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LONDON (CITY) TITHES ACT, 1879,
The other Tithe Acts
THE COMMUTATION AND REDEMPTION OF TITHES
IN THE CITY OF LONDON.
WITH AN INTRODUCTION, NOTES, ETC.
HENRY BLOMFIELD BURNELL, B.A., LL.B.,
OF LINCOLN'S INN, ESQ., BARRISTER-AT-LAW.
Arrangement of Parishes in the City of London, showing Unions
of Benefices—Local Acts affecting Tithes-Details of
Commuted Payments in lieu of Tithes.
In very early times, and certainly prior to A.D. 1228, the ministers and clergy in London were supported, in addition to their glebe land, by certain oblations, obventions, and other casual duties which arose upon marriages, christenings, burials, and other similar events. The clergy had also, apparently, been receiving voluntary gifts from the people, for in the year 1200 A.D. these voluntary gifts were made compulsory, but the amount was not fixed. The lay owner could pay these offerings to whatever church or monastery he chose, so that in the 23rd year of the reign of Ed. I. Robert Winchester, Archbishop of Canterbury, held a council in London, and it was thereby ordered that each person should pay these offerings to his own parish church.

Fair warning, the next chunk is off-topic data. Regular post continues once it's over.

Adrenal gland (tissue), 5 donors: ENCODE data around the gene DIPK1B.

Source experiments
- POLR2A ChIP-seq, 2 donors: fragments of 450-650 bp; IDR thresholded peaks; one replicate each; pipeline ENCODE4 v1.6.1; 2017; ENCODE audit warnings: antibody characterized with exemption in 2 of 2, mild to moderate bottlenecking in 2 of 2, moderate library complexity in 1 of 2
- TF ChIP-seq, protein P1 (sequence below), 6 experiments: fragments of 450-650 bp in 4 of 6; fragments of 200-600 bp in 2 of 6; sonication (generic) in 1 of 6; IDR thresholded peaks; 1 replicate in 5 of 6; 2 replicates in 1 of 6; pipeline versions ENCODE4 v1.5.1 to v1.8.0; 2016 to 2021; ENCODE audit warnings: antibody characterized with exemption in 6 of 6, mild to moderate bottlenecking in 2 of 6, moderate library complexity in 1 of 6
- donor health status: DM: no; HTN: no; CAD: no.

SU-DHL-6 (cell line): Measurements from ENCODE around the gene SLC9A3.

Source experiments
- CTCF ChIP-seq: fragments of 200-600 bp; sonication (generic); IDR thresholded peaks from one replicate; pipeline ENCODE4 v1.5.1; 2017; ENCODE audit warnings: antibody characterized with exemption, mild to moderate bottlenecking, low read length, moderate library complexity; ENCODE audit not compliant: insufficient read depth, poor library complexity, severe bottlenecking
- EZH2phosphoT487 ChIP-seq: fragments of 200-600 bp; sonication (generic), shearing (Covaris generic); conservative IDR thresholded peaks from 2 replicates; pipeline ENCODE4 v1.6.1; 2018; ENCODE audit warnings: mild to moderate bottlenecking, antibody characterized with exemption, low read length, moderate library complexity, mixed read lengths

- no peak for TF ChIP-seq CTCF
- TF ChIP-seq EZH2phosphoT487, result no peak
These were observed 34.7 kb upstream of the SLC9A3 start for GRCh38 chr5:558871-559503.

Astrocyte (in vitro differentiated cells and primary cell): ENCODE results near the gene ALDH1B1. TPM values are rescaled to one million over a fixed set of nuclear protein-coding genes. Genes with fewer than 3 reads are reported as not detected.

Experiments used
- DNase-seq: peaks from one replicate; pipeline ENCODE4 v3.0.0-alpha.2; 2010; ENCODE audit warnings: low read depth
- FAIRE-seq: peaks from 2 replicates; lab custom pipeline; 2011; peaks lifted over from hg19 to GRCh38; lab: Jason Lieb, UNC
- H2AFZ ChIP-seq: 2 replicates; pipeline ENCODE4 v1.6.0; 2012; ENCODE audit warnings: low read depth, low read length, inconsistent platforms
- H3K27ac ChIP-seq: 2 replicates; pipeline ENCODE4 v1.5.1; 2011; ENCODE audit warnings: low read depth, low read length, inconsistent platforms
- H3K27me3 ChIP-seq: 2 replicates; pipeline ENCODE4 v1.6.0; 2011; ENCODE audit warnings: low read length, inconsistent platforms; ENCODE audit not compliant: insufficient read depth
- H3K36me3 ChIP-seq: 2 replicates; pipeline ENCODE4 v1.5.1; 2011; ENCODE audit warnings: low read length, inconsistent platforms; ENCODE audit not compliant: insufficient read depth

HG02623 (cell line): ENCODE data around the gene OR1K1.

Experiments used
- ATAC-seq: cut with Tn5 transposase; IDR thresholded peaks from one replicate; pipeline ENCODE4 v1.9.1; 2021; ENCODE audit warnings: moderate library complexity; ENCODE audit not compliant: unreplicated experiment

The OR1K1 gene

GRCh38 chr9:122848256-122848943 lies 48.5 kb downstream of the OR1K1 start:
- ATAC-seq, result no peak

These casual payments were at first personal, but in course of time became regulated by the rental paid by the parishioners for their houses. Thus every one whose rental was of the value of 20s. paid a halfpenny to the minister on every Sunday and every Apostles' day the vigil of which was a fast; this amounted at most to 28. 6d. in the pound, and sometimes it was less, as when one of the Apostles' days fell on a Sunday; and Linwood says that these payments came so near a tenth on the rent actually paid that they were thought to be a tithe. There was a dispute also whether the citizens were liable or not to pay in addition personal tithes on their gains, and it was